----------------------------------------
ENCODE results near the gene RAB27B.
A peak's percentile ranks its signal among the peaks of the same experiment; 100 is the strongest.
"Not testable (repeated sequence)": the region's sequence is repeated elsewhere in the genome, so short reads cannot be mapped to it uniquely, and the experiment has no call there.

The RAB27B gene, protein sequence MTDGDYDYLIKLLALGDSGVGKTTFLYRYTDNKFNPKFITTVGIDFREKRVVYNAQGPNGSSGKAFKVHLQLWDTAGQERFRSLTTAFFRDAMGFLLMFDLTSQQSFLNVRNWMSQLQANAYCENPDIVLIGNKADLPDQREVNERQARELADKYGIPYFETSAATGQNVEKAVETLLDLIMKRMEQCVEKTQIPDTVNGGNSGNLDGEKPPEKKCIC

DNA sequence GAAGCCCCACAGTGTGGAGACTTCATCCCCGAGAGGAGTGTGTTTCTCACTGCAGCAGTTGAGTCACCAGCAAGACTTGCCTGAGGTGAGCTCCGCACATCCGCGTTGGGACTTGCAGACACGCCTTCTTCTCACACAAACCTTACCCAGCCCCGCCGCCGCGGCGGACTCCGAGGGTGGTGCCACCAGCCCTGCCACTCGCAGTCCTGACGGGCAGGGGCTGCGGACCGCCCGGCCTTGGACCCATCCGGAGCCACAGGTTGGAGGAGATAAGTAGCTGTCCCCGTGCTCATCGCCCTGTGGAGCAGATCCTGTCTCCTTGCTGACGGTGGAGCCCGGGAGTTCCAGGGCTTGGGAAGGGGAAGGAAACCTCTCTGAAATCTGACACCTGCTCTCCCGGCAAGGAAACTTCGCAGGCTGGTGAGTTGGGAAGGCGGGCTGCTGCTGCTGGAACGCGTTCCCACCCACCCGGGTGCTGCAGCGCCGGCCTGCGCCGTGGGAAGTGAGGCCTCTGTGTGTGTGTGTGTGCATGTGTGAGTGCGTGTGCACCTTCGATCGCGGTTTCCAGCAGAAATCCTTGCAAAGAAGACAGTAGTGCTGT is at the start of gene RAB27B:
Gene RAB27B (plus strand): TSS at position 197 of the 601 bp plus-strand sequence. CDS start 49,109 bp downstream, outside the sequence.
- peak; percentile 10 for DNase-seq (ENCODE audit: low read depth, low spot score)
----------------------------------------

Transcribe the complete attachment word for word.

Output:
ENCODE results near the gene RAB27B.
A peak's percentile ranks its signal among the peaks of the same experiment; 100 is the strongest.
"Not testable (repeated sequence)": the region's sequence is repeated elsewhere in the genome, so short reads cannot be mapped to it uniquely, and the experiment has no call there.

The RAB27B gene, protein sequence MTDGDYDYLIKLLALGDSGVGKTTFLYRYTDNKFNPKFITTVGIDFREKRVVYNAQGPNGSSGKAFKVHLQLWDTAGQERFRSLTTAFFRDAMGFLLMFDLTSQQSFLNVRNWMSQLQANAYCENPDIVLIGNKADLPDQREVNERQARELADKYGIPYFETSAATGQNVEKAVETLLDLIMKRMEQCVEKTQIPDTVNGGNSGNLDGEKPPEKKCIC

DNA sequence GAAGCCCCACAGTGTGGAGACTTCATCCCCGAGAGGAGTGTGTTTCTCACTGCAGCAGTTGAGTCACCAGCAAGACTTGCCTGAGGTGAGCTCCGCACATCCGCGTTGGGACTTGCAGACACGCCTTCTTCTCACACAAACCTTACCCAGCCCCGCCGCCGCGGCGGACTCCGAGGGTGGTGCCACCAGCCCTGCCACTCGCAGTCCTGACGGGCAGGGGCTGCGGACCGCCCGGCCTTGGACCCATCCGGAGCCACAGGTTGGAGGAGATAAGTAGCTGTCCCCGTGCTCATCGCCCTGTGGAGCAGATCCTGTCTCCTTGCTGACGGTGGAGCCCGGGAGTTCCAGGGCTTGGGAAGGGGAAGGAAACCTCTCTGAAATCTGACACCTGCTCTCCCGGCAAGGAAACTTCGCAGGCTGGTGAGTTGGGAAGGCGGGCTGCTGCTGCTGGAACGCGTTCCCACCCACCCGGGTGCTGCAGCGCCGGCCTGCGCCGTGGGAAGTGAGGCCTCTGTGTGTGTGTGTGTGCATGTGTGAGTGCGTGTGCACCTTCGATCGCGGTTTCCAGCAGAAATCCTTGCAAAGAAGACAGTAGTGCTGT is at the start of gene RAB27B:
Gene RAB27B (plus strand): TSS at position 197 of the 601 bp plus-strand sequence. CDS start 49,109 bp downstream, outside the sequence.
- peak; percentile 10 for DNase-seq (ENCODE audit: low read depth, low spot score)